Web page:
Forbidden rice (black rice) gets its name from ancient days when it was exclusively reserved for the Chinese Emperors and royalty to ensure their longevity and good health. Eventually, common people were allowed to eat this “forbidden” rice and now it’s a nourishing staple that is treasured for it’s nutty flavor, soft texture, and dramatic color. The beautiful deep purple/black color is the result of plant pigments called anthocyanins (also found in blueberries and açai), which research has linked to a number of positive health benefits. Black rice is reputed to promote long life and good health.
A couple of weeks ago I was gifted with a small bag of black rice. I wasn’t are what to make with it at first. It’s so striking that I wanted something unique. I finally decided to adapt Yotam Ottolenghi’s recipe. In it he makes this dish using black glutinous rice that requires overnight soaking and is a bit more starchy. My black rice was fast and easy cooking variety and didn’t require soaking. When you buy black rice, make sure you read the instructions on the package to cook appropriately and know if yours will require advance soaking. If you can’t get a hold of chanterelle mushrooms, oyster mushrooms can be used instead.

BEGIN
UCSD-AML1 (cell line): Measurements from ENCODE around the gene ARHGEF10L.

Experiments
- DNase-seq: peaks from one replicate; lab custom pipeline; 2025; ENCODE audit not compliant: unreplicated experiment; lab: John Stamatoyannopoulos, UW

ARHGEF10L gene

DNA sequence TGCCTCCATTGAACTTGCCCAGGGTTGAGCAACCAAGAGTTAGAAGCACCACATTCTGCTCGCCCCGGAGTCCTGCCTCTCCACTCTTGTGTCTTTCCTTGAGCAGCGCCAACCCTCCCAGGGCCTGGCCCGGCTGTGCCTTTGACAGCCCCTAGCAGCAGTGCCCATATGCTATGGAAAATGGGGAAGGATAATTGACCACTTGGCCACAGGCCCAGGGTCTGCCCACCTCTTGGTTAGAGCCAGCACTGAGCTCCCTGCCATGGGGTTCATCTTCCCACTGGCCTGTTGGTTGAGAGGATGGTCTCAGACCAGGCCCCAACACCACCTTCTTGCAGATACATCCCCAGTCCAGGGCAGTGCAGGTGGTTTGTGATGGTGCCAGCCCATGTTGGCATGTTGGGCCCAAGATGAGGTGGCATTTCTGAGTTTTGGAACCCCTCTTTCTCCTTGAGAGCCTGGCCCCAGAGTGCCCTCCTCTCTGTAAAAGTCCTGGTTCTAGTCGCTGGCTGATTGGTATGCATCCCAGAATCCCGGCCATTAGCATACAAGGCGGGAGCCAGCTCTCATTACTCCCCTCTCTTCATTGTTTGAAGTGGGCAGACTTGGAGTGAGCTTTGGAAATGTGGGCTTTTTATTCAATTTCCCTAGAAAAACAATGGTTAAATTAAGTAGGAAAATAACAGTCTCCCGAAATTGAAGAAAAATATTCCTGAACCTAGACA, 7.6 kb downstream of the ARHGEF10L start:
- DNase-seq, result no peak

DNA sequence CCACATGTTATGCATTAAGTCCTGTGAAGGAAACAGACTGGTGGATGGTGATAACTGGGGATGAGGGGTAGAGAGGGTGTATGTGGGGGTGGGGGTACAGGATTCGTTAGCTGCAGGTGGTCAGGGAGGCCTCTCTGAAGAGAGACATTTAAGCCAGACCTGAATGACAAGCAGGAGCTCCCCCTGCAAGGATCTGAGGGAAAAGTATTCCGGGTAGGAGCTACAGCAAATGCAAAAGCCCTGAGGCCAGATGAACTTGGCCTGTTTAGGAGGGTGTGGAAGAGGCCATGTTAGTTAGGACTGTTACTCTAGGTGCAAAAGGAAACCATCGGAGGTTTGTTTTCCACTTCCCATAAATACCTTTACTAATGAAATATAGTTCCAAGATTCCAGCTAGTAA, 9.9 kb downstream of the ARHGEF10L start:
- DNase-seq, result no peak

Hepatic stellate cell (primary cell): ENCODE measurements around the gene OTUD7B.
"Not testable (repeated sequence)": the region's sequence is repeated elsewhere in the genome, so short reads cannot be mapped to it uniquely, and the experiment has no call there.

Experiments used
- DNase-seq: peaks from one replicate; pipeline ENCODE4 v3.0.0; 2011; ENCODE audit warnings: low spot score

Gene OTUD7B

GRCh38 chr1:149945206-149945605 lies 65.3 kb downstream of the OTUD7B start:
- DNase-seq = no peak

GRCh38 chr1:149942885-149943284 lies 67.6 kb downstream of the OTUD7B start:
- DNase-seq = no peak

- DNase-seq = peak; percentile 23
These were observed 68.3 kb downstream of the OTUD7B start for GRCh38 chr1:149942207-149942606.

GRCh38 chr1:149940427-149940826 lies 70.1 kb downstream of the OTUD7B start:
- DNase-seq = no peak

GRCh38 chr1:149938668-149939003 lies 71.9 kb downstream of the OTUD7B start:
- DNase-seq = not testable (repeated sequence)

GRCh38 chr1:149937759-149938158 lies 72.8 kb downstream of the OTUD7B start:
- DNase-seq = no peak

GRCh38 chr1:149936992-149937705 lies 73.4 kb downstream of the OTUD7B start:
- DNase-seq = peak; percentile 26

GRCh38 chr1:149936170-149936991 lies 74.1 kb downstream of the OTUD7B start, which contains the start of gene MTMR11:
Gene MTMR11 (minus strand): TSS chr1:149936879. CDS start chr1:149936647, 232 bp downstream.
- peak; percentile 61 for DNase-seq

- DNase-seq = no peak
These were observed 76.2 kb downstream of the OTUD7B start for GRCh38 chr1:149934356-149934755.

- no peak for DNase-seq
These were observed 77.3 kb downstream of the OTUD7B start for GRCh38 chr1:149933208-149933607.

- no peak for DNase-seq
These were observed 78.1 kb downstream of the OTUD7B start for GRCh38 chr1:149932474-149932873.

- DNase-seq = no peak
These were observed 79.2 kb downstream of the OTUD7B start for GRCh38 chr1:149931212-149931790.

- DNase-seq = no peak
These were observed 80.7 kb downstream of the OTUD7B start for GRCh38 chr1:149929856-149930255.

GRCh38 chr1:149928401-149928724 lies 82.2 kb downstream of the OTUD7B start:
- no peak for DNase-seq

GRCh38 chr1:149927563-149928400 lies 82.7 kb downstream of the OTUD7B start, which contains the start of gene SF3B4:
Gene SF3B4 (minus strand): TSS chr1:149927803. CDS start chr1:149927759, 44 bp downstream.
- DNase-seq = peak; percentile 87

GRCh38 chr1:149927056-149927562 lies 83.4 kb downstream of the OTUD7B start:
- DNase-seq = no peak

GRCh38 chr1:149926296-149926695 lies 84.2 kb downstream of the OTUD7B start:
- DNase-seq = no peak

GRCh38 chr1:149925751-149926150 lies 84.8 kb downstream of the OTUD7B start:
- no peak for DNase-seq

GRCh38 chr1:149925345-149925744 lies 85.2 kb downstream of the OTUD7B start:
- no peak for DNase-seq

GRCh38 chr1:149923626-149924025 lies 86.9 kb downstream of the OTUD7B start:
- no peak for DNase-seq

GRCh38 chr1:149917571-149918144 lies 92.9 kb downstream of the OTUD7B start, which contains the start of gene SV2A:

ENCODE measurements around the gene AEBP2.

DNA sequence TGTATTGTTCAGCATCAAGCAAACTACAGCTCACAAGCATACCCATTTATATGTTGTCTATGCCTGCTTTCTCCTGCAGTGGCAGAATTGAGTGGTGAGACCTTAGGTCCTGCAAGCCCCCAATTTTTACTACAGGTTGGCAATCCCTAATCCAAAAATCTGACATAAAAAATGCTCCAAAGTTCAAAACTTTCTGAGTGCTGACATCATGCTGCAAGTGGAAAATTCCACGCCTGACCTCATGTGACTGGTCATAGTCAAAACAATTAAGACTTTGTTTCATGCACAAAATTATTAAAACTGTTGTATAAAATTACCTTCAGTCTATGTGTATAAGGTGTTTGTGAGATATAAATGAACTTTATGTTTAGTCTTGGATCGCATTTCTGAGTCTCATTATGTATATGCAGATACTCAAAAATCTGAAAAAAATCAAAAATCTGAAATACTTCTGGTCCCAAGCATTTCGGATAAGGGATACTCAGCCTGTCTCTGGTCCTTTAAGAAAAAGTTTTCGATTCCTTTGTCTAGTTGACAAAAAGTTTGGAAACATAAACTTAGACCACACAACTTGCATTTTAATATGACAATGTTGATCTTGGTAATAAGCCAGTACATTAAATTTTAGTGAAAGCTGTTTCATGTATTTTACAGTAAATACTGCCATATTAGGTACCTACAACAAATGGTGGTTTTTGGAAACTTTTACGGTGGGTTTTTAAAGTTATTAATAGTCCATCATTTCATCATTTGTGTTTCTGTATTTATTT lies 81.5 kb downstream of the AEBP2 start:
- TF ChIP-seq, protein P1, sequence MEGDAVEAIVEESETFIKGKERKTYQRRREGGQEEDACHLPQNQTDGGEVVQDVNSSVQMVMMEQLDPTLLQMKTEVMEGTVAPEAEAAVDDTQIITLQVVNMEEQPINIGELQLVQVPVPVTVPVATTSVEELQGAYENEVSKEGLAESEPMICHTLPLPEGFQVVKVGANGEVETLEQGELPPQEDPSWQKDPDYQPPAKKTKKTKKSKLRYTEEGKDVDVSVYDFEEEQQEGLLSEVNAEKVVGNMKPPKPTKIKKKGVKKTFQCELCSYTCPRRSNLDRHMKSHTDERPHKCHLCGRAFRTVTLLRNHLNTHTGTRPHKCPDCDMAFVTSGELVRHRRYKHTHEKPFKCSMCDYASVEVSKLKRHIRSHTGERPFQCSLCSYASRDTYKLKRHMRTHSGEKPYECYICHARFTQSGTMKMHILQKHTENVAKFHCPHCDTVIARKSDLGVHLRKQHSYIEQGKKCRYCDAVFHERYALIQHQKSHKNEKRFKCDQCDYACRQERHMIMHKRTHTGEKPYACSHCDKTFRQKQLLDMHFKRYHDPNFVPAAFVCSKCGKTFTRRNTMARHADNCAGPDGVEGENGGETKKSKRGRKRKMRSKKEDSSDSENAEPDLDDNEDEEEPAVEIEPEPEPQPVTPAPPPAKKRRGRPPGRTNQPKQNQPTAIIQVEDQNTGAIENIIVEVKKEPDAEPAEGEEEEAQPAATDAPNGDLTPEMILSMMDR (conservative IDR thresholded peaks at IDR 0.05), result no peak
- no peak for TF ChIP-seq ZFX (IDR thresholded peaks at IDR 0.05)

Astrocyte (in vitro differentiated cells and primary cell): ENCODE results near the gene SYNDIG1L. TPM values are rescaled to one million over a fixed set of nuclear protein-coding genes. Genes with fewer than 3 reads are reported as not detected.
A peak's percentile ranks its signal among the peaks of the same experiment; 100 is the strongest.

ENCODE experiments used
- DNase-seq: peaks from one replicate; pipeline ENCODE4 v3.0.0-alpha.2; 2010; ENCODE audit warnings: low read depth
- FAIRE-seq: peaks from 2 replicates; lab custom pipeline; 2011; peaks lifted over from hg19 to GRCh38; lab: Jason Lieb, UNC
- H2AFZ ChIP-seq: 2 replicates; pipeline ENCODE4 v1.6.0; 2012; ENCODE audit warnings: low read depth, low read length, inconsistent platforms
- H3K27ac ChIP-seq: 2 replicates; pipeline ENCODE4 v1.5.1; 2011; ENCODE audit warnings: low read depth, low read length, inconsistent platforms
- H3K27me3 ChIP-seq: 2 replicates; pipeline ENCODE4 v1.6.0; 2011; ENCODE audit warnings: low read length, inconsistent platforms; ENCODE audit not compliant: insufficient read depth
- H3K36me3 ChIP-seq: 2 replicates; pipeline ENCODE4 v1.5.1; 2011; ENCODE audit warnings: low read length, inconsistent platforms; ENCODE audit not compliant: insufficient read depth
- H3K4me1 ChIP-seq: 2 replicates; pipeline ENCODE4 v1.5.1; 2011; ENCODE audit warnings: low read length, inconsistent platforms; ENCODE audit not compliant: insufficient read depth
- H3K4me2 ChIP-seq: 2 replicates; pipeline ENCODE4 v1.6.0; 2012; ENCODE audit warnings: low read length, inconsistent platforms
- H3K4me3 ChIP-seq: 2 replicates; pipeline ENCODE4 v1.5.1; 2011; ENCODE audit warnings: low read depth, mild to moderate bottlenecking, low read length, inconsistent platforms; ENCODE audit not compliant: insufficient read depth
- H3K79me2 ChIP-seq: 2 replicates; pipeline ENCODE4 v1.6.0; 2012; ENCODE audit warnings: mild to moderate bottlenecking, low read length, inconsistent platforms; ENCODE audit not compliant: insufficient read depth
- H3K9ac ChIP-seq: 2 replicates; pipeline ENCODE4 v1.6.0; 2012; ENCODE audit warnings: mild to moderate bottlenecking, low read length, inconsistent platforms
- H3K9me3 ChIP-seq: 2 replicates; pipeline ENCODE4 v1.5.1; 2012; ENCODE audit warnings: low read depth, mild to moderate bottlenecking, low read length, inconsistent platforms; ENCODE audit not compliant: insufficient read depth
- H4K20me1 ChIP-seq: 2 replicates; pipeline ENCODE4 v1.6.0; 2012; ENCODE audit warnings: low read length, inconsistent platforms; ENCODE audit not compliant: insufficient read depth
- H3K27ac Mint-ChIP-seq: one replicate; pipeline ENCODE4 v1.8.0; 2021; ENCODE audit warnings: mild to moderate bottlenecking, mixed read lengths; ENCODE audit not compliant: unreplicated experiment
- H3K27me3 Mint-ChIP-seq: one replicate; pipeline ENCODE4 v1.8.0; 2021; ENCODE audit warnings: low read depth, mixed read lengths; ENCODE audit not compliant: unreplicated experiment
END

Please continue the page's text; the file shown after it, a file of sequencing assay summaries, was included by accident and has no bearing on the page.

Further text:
Seared Chanterelles with Black Mushrooms
Serves about 4
2½ tablespoon olive oil, plus extra to finish
6 shallots, peeled and chopped
2 lemons, rind shaved in long strips from one, ½ tsp grated lemon zest, plus extra to finish
4 sprigs fresh thyme
1 bay leaf
Salt and black pepper
1 cup / 200g black rice
1 1/2 lb / 600 g chanterelles, brushed clean
1½ teaspoon truffle oil
1 teaspoon unsalted butter (I used vegan butter)
2 teaspoons lemon juice
2 tablespoons chopped fresh tarragon
salt and pepper
Pour a tablespoon of the oil into a medium saucepan. Add the shallots, lemon skin, thyme, bay leaf, half a teaspoon of salt and some black pepper, and place on a medium-low heat. Cook for five to six minutes, until the shallots are soft. Add black rice to the pan. Add 1 2/3 cup or 400ml of water, bring to a boil, reduce to a gentle simmer, cover and cook for 30 to 40 minutes, stirring from time to time, until the rice is well cooked. Remove and discard the lemon, thyme and bay, and keep the rice somewhere warm until serving.
Pour the remaining oil into a frying pan and add the chanterelles, a quarter-teaspoon of salt and some black pepper. Sauté for about five minutes, stirring so that the mushroom take on some color all over, then remove the pan from the heat and add the truffle oil, butter, grated lemon zest, lemon juice and tarragon.
To serve, spoon the black rice on to individual plates, top with the mushrooms and drizzle a little more olive oil over the top, optional, and scatter on some more grated lemon zest.